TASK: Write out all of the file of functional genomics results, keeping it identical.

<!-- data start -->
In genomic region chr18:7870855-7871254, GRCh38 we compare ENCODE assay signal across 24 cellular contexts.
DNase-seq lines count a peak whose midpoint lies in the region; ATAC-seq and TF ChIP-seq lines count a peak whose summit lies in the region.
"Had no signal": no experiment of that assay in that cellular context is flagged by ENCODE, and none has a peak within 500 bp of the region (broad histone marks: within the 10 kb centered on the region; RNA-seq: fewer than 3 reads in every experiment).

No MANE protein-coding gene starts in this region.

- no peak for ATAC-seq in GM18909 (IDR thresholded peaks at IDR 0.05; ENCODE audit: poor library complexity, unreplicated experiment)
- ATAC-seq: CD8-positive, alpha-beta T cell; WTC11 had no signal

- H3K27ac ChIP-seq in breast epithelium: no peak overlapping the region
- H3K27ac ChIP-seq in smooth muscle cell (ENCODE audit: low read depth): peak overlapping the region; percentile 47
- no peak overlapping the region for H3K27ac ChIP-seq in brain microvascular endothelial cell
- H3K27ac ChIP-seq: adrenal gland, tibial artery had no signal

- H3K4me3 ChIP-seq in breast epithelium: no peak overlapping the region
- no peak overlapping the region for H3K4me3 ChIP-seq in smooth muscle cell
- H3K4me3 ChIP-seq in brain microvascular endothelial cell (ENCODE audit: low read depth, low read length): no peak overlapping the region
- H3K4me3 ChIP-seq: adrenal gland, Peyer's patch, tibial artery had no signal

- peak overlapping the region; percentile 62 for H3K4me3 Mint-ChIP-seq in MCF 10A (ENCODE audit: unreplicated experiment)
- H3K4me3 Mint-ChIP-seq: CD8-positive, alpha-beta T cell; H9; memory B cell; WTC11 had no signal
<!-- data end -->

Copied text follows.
In genomic region chr18:7870855-7871254, GRCh38 we compare ENCODE assay signal across 24 cellular contexts.
DNase-seq lines count a peak whose midpoint lies in the region; ATAC-seq and TF ChIP-seq lines count a peak whose summit lies in the region.
"Had no signal": no experiment of that assay in that cellular context is flagged by ENCODE, and none has a peak within 500 bp of the region (broad histone marks: within the 10 kb centered on the region; RNA-seq: fewer than 3 reads in every experiment).

No MANE protein-coding gene starts in this region.

- no peak for ATAC-seq in GM18909 (IDR thresholded peaks at IDR 0.05; ENCODE audit: poor library complexity, unreplicated experiment)
- ATAC-seq: CD8-positive, alpha-beta T cell; WTC11 had no signal

- H3K27ac ChIP-seq in breast epithelium: no peak overlapping the region
- H3K27ac ChIP-seq in smooth muscle cell (ENCODE audit: low read depth): peak overlapping the region; percentile 47
- no peak overlapping the region for H3K27ac ChIP-seq in brain microvascular endothelial cell
- H3K27ac ChIP-seq: adrenal gland, tibial artery had no signal

- H3K4me3 ChIP-seq in breast epithelium: no peak overlapping the region
- no peak overlapping the region for H3K4me3 ChIP-seq in smooth muscle cell
- H3K4me3 ChIP-seq in brain microvascular endothelial cell (ENCODE audit: low read depth, low read length): no peak overlapping the region
- H3K4me3 ChIP-seq: adrenal gland, Peyer's patch, tibial artery had no signal

- peak overlapping the region; percentile 62 for H3K4me3 Mint-ChIP-seq in MCF 10A (ENCODE audit: unreplicated experiment)
- H3K4me3 Mint-ChIP-seq: CD8-positive, alpha-beta T cell; H9; memory B cell; WTC11 had no signal